Hey guys! This week things have changed up at Wooly Ventures with a guest post from none other than my number one travel partner, Pascal. Read on to hear about his experience working with donkeys while WWOOFing in northern New Zealand.
When Susanne and I boarded our plane to New Zealand last February, we had little idea of what our itinerary would be in this country famous for its Kiwis (a word that applies to both birds, fruits and New Zealanders). Having read about geysers, glaciers, Great Walks, Maori culture, a booming craft brewing industry and much more, my three month stay in New Zealand already felt disrespectful to their tourist scene.
Who would have thought that after only a month or so of tourism, I would split ways with Susanne at the Auckland airport and head north to a little town called Russell, where I would settle for the rest of my stay.
I first heard about this town, and the nearby Waitata Bay Farm, through the a work exchange program known as WWOOFing. Our plan all along was to land in New Zealand, and find an organic farm on which we could work in exchange for food and accommodation. After a week and a dozen unsuccessful requests, we were ready to give up on our dreams of WWOOFing and blow through our 1-year-travelling-around-the-world budget. That’s when we heard back from the Waitata Bay farm and retreat.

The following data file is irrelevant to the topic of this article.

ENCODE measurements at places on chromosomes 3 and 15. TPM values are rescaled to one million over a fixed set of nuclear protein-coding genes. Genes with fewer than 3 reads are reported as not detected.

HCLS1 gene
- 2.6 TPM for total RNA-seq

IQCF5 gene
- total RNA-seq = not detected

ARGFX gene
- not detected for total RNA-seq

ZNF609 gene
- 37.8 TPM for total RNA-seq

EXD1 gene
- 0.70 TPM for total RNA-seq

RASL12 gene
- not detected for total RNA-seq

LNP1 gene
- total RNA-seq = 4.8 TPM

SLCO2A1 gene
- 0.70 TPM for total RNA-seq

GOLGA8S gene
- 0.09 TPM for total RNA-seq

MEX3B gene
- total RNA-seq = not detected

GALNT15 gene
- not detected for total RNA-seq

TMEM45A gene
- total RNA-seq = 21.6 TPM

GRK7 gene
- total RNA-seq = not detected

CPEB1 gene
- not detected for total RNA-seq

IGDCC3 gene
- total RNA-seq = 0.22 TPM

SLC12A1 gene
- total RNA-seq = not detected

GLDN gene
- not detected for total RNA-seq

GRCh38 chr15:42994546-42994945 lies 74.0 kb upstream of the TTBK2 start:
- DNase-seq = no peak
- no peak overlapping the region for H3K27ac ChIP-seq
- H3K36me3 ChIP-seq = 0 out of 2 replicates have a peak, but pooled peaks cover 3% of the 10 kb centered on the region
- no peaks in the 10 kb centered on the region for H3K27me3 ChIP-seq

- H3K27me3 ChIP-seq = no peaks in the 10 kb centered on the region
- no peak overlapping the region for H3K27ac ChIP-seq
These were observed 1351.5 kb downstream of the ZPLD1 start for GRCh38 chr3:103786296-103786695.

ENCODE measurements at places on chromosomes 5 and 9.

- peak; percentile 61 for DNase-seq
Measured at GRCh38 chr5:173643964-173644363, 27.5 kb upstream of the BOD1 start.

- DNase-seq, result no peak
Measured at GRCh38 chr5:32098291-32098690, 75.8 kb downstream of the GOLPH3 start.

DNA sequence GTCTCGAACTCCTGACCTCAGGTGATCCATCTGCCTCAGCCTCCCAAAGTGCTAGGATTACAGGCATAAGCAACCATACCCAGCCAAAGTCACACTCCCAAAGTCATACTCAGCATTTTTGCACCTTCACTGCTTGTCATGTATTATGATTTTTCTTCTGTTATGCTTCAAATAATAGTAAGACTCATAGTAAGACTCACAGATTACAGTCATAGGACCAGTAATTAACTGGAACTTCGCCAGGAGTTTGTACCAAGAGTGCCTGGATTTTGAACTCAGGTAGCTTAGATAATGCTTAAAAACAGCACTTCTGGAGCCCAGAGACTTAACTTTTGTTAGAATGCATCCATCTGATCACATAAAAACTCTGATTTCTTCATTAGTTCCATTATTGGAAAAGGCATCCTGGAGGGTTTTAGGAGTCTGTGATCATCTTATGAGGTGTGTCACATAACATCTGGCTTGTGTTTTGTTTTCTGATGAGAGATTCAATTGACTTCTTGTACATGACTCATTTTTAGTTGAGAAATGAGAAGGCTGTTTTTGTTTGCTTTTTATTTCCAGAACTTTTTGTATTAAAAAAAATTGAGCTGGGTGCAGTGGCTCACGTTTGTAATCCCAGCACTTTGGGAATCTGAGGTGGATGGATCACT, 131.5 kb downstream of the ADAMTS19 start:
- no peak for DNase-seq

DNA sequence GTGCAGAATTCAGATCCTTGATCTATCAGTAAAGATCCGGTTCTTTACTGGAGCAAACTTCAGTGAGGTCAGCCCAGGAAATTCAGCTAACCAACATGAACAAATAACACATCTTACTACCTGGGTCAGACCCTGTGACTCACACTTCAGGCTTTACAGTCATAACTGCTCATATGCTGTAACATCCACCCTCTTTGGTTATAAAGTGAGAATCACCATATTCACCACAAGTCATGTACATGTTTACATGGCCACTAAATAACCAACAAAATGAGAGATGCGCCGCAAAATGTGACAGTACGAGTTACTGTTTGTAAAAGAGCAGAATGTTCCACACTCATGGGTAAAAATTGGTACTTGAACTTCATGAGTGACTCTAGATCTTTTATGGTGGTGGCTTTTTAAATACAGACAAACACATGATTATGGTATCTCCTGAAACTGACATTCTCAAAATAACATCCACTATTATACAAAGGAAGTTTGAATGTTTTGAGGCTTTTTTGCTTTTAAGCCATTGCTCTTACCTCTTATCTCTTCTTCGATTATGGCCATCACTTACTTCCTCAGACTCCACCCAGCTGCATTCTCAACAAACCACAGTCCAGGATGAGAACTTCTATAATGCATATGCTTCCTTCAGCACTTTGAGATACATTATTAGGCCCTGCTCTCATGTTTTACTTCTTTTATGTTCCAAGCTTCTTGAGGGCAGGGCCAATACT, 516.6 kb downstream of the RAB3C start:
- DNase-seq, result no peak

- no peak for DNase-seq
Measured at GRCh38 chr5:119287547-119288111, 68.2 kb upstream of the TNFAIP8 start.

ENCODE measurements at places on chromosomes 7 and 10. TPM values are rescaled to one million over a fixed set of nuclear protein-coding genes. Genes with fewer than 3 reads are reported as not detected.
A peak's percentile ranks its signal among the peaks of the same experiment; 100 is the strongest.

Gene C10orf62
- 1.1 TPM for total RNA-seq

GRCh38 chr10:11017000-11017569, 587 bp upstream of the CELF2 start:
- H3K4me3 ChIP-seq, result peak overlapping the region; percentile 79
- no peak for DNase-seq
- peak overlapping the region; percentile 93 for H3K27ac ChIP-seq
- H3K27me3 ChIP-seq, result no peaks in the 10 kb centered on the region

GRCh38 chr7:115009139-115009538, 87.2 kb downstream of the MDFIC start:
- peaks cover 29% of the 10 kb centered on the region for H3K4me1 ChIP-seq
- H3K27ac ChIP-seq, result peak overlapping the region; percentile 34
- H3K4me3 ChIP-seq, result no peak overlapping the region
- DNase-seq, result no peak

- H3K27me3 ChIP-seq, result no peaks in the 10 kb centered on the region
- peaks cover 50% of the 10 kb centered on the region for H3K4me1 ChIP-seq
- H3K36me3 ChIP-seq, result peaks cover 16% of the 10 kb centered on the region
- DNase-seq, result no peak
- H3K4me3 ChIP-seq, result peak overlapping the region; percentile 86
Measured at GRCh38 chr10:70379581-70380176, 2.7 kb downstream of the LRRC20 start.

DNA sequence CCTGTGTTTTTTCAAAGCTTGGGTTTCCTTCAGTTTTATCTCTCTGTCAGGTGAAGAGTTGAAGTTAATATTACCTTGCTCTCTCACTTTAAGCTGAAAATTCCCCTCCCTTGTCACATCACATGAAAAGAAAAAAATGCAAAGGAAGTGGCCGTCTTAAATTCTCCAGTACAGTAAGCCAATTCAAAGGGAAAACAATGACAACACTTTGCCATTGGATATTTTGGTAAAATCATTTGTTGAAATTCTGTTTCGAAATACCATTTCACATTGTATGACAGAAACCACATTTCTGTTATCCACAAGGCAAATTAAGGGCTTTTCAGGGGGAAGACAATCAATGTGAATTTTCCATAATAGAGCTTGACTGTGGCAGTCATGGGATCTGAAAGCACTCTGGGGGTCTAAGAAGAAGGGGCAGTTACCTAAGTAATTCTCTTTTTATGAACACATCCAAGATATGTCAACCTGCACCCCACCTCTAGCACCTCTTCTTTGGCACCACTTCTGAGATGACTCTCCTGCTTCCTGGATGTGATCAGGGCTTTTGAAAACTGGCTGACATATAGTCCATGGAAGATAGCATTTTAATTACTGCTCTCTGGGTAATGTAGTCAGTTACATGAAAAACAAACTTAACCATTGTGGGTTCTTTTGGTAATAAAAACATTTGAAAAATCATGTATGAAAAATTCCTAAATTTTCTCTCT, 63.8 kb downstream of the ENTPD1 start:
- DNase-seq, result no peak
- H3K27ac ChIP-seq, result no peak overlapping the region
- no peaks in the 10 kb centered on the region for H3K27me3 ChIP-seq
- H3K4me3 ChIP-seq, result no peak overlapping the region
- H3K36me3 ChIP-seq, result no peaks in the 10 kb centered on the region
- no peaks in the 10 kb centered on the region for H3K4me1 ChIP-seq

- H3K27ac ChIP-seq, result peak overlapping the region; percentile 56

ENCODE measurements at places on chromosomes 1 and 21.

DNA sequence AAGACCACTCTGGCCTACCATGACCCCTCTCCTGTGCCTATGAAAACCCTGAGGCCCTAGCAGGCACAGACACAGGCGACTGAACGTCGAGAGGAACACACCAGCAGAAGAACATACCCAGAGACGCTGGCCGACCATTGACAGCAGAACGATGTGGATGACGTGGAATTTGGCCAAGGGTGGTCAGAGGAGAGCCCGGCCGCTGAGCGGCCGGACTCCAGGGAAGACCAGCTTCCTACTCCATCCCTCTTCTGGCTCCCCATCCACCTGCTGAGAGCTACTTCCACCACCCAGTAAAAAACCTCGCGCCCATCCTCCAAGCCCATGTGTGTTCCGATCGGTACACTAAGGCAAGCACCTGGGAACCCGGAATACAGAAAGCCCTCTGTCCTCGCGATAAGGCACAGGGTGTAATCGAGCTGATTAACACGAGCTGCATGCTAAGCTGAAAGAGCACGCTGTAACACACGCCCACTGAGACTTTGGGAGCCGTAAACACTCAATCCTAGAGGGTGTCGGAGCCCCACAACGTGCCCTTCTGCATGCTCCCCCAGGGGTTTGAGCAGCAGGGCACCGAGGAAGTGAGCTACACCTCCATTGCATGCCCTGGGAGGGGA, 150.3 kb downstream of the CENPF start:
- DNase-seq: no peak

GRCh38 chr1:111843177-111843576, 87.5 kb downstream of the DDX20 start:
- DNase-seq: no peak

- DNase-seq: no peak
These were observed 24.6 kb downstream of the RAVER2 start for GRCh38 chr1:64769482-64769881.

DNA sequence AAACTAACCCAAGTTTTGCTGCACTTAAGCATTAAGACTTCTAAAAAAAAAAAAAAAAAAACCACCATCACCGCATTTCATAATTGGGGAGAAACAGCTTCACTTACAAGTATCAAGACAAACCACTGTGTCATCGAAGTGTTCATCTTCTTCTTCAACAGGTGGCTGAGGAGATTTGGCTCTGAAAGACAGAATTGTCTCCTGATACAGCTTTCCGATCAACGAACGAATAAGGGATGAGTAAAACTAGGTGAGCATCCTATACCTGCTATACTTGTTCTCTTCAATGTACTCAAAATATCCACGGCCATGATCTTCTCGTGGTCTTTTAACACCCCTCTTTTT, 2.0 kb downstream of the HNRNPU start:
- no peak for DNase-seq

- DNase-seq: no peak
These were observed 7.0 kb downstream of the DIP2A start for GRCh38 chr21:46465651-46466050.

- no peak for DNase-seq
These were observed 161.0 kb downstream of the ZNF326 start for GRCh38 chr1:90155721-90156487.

In total, Susanne and I must have spent about a week in this paradise-like place. Our day to day lifestyle there is masterfully described by Susanne in one of her previous posts called A Day in the Life of a WWOOFer. Have a look, the pictures are pretty cool. However, this present story is not about my first experience at the Waitata Bay farm, but rather my second experience there. Indeed, I loved the place so much that by the time Susanne’s airplane landed in Vancouver, I was back in Russell.
The reasons that drove me to come back were many. Mainly, the people I was working for and with were simply amazing. The place was totally off-the-grid, and the electrical and water supply systems were things I wanted to learn more about. I knew the fishing in the region was great from my first time there, and I wanted to get more familiar with the Waitata Bay waters. The prospect of working on the development of a microbrewery/microdistillery also played a role.
Looking back at my experience now, none of the things I mention above deceived me. But most of all, I would have never expected that the main highlight of my journey would be the relationship I developed with Texas, Mocha and Joseph.
More on that next week!